TechNet Asia-Pacific 2009 Day 4—SIGNAL's Online Show Daily

Tuesday, November 02, 2010
by Robert K. Ackerman
E-mail About the Author

Quote of the Day:
“Command and control of command and control is an extremely fertile ground that bears harvesting.”—Rear Adm. Scott Van Buskirk, USN, deputy commander and chief of staff, U.S. Pacific Fleet


The final day of TechNet Asia-Pacific 2009 featured two panels and two speakers looking at the way ahead. First up was Lt. Gen. Keith J. Stalder, USMC, commander of the U.S. Marine Corps Forces, Pacific, who explained which technologies were necessary for the Marines’ Pacific region mission.

High on his list are language translators. Saying “we bridge coalition language barriers every day,” Gen. Stalder specifically cited how useful the Marines would find a translation tool for PowerPoint slides. Other technologies he cited include mine countermeasures technology as well as shallow-water intelligence, surveillance and reconnaissance.

But atop his technology requirements is improvised explosive device (IED) defeat technologies. Gen. Stalder allowed that he loses more Marines to IEDs in Afghanistan than he does in Iraq, and these deadly devices are spreading around the world to countries such as Thailand.

Gen. Stalder warned against what he described as a worrisome trend—the movement in the Defense Department to collapse all voice, data, video and mobile communications into a single Internet protocol (IP) network. The uncertainty of combat threatens this approach, he said, warning against “putting all our eggs in one basket.”


Lt. Gen. Keith J. Stalder, USMC, commander of the U.S. Marine Corps Forces, Pacific, gives the Thursday breakfast address at TechNet Asia-Pacific 2009.

The general related that the Marines are moving ahead into cyberwarfare. Admitting that cyberwarfare normally is not associated with the Marines, he noted that nonetheless the Marines are moving into training and making investments in cyberwarfare capabilities and facilities. A Marine cyber headquarters already has been established, and one company of Marines will serve there. Lt. Gen. George Flynn, USMC, will serve as a component commander to Lt. Gen. Keith G. Alexander, USA, director of the National Security Agency, who has been nominated for promotion to general and assignment as head of the U.S. Cyber Command.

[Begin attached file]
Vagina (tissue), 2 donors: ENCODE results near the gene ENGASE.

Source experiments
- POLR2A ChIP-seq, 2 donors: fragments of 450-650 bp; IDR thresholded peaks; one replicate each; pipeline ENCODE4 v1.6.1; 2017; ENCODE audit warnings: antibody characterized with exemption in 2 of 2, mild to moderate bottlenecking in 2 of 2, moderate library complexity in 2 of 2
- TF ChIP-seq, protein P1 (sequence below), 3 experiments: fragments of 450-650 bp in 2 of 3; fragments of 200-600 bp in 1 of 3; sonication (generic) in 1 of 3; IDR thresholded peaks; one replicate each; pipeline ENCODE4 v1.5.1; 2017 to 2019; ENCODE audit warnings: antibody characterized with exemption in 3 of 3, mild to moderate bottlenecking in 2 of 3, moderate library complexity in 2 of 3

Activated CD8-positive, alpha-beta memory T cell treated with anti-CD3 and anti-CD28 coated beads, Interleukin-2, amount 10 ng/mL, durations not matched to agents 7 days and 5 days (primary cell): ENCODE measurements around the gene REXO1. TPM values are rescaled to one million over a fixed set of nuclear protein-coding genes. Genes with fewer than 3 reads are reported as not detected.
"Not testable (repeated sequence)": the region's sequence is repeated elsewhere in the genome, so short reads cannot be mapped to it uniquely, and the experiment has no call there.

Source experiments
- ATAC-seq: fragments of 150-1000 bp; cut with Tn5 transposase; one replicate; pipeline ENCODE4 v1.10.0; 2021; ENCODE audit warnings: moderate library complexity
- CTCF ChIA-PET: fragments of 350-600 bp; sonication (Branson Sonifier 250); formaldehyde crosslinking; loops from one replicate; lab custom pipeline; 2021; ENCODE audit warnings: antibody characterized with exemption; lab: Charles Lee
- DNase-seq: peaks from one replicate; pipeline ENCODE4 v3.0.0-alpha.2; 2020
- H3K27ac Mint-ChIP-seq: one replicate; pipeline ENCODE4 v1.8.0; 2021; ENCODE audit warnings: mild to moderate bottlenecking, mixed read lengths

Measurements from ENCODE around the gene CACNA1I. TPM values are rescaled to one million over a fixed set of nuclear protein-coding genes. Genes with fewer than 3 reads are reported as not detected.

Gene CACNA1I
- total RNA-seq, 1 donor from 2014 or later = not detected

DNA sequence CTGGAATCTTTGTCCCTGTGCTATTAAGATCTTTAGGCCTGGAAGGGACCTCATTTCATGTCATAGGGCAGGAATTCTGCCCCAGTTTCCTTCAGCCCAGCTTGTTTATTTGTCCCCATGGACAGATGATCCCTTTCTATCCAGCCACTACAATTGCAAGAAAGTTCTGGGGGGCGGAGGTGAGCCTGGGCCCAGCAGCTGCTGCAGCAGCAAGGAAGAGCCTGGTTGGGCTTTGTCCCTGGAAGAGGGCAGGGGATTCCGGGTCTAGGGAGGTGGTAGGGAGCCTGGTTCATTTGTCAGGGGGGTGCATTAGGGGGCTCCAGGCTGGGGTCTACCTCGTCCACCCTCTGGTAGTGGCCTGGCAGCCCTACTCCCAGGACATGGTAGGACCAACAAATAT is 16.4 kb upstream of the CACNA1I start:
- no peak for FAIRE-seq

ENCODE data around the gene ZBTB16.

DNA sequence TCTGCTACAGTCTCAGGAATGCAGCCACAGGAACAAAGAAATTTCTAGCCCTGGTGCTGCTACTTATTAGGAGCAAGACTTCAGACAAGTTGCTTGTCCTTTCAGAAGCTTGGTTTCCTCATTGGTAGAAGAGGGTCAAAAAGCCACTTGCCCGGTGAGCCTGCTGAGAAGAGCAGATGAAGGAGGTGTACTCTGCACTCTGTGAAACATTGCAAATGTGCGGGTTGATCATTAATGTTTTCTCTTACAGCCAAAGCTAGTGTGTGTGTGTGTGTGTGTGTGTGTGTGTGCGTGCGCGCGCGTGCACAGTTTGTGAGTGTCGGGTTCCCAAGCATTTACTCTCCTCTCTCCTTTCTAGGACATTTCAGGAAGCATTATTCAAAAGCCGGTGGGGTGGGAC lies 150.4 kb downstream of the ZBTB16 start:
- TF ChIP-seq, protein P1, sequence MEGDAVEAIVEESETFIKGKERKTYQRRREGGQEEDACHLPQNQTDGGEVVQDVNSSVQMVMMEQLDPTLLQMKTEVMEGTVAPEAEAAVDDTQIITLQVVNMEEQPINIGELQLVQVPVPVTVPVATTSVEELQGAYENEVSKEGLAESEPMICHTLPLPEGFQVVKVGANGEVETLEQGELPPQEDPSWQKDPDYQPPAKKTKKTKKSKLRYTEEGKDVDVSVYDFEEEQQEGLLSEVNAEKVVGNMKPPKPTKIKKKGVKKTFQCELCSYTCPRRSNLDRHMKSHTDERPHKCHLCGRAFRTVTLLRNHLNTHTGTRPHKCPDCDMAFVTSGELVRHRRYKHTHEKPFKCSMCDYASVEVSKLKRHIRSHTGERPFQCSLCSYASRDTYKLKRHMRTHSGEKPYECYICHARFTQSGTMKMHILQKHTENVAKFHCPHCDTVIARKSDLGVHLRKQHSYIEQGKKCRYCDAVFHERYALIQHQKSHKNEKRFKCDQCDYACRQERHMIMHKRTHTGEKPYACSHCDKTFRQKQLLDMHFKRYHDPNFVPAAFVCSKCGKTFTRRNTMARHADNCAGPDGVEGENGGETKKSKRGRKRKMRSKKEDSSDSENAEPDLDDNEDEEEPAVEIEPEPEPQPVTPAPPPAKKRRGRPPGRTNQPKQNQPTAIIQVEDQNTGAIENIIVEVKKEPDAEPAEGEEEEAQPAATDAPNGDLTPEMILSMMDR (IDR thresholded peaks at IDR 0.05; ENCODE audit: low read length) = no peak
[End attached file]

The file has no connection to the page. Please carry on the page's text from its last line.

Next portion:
A slightly different slant on the Marines was presented by Master Sgt. Glenn A. Brown, USMC, operations chief, Special Purpose Marine Air Ground Task Force (MAGTF)--Afghanistan. He warned in a panel discussion that the Marines are not training as they fight when it comes to information systems. As a result, personnel have to learn how to use vital command, control and communications (C3) gear in the field, which hinders their effectiveness in a combat zone. The master sergeant called for pre-deployment training on the same hardware and software that will be used in the field.

“If we can work on networks here and deploy that way in theater, then I don’t have to worry about that when I get into theater,” he said. “I already know how to do my job.”

The Navy has its own set of priorities, and explaining them was Rear Adm. Scott Van Buskirk, USN, deputy commander and chief of staff, U.S. Pacific Fleet. Rather than technology, the top information system priority was a capability—command and control of command and control (C2C2). The admiral said that the operationalization of C2C2 is a major element of work underway in his command. He described four elements: theater sensing/intelligence; network architecture, including cyber; commander’s decision aids that compile transmitted data into useful information; and network protection.